Sugar Land ranks as most business-savvy city in the country

National study by Verizon names the Houston suburb as "the heart of the American entrepreneurial spirit," according to city press release

The intergovernmental relations department re-capped the state's 87th legislative session, including bills that would impact the city. (Courtesy Fotolia)
Sugar Land City Council reviews recent Texas legislative session, talks ERCOT and pandemic

The intergovernmental relations department re-capped the state's 87th legislative session, including bills that would impact the city

More than 20 countries, including Denmark, participate in CETUSA. (Courtesy CETUSA)
Foreign exchange student program seeks host families

CETUSA is a nonprofit foreign exchange program for high school students.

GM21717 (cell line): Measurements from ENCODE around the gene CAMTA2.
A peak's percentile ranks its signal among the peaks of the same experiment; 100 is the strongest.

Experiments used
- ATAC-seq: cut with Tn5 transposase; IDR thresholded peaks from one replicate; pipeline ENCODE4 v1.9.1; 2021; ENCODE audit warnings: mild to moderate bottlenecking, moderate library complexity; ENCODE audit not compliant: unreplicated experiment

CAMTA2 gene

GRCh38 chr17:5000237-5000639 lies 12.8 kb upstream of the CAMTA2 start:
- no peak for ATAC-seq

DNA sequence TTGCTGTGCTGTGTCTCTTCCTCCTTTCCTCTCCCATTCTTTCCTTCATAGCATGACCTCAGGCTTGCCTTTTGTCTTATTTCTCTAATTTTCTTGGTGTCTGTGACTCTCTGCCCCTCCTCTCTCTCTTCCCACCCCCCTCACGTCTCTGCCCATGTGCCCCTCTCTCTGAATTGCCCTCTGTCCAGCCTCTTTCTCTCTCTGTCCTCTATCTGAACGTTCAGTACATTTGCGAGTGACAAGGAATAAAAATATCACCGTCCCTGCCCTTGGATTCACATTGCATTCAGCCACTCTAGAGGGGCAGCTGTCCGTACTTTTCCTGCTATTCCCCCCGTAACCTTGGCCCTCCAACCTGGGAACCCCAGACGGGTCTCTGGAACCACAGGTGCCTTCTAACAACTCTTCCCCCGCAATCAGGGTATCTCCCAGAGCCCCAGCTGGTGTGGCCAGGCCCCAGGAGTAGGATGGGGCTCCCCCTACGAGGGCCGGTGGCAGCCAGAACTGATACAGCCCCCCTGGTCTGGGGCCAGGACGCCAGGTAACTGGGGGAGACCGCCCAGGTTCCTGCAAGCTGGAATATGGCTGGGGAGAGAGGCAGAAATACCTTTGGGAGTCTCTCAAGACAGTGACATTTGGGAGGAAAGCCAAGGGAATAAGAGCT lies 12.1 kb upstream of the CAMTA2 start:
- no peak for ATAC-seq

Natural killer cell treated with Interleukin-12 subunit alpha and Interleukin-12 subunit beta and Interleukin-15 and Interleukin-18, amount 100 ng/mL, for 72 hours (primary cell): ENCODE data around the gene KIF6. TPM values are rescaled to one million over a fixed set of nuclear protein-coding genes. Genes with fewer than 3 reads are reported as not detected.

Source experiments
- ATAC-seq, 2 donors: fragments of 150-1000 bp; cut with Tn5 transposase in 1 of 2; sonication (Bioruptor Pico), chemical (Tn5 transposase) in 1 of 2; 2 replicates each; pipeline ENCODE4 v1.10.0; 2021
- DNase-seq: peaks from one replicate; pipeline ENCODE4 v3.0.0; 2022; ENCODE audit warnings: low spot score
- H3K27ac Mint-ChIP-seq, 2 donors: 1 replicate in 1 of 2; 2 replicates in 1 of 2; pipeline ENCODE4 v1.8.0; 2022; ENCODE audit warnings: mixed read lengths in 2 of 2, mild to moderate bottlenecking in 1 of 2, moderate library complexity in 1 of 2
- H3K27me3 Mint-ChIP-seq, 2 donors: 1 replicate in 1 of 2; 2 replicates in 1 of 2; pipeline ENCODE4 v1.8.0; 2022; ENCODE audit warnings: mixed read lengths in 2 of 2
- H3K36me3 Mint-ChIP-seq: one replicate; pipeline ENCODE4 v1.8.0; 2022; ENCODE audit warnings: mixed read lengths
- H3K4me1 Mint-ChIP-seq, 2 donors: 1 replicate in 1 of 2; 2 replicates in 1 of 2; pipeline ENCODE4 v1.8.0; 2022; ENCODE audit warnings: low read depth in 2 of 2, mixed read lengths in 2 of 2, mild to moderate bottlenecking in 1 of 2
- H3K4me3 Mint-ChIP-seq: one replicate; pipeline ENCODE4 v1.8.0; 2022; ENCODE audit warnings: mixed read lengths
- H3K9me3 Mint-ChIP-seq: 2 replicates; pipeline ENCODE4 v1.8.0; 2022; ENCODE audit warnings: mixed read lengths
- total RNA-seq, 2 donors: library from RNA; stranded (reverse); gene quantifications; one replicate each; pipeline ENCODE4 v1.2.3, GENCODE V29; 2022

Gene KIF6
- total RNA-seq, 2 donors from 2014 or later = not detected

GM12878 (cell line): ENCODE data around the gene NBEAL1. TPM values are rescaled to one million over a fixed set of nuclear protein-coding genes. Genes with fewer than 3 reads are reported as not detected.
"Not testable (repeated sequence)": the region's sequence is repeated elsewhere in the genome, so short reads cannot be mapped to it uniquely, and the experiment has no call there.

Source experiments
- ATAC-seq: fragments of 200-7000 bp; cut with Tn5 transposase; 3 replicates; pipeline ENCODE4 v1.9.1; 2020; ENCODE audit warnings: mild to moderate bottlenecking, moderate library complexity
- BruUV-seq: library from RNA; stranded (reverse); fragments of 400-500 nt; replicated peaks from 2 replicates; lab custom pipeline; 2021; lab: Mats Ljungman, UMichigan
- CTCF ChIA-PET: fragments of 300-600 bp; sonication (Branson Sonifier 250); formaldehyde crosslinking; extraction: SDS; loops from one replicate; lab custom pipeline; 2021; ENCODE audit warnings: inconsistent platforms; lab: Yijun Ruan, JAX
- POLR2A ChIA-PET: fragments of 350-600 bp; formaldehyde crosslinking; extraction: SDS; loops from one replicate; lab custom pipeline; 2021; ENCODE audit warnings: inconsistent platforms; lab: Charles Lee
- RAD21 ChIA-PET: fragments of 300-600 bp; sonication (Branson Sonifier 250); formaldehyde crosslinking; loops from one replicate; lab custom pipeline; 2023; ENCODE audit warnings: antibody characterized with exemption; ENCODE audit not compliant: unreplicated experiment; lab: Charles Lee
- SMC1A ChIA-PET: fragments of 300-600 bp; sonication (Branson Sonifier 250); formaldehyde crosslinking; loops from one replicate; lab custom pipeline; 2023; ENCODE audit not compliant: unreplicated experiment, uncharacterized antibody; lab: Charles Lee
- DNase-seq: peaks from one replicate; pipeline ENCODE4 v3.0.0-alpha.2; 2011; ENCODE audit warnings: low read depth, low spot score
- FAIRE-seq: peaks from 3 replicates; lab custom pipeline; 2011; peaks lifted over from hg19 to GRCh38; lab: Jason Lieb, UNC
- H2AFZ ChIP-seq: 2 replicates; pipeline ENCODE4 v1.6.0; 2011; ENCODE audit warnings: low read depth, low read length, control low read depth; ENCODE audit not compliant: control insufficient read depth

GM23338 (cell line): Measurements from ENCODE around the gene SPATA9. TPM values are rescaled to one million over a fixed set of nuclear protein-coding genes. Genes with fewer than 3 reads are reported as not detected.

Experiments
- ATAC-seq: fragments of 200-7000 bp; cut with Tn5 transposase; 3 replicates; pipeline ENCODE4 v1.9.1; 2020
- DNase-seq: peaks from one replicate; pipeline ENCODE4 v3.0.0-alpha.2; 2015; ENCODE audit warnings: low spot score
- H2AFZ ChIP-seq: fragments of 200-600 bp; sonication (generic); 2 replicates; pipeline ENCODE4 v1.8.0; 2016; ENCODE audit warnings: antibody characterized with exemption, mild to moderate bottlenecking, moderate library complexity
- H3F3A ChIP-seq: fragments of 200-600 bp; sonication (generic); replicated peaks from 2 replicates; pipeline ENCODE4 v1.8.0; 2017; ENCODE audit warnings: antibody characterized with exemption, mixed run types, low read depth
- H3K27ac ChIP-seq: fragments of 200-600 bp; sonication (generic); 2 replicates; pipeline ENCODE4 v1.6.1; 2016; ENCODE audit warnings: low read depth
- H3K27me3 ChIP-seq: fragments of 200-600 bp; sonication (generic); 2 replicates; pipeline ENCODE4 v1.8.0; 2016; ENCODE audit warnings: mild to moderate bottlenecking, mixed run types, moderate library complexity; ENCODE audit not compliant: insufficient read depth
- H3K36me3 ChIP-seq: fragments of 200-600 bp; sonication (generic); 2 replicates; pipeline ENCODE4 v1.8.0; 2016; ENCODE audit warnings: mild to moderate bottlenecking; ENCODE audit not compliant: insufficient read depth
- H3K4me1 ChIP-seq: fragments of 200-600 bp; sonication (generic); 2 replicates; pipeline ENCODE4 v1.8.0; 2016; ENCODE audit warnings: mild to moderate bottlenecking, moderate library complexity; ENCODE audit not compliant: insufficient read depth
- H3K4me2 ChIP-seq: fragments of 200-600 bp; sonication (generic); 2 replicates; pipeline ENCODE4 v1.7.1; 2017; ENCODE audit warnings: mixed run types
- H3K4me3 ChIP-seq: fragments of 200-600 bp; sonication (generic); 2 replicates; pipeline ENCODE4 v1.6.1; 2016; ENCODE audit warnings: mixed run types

Dog Haus Biergarten is building a location on Hwy. 6 in Missouri City. (Courtesy Dog Haus Biergarten)
California-based Dog Haus Biergarten coming to Missouri City

The restuarant is known for its gourmet hot dogs, which are served on grilled King’s Hawaiian rolls.

The Missouri City Juneteenth Celebration Foundation holds a number of events each year commemorating the holiday, including a parade and concert in the park. (Courtesy Missouri City Juneteenth Celebration Foundation)
Missouri City's annual Juneteenth celebration to culminate with parade and concert, June 19

Read more about this year's event and the organization behind it—the Missouri City Juneteenth Celebration Foundation.

ribbon cutting
Nearly $400M project to boost Houston-area water supply by up to 500M gallons a day

The project has been in development for over 50 years and broke ground in 2017.

Fort Bend County officials opened several public facilities around the county to serve as emergency cooling centers. (Courtesy Pexels)
Fort Bend County opens emergency cooling centers amid extreme heat

Fort Bend County officials have opened several public facilities to serve as emergency cooling centers for residents to find relief from the extreme heat.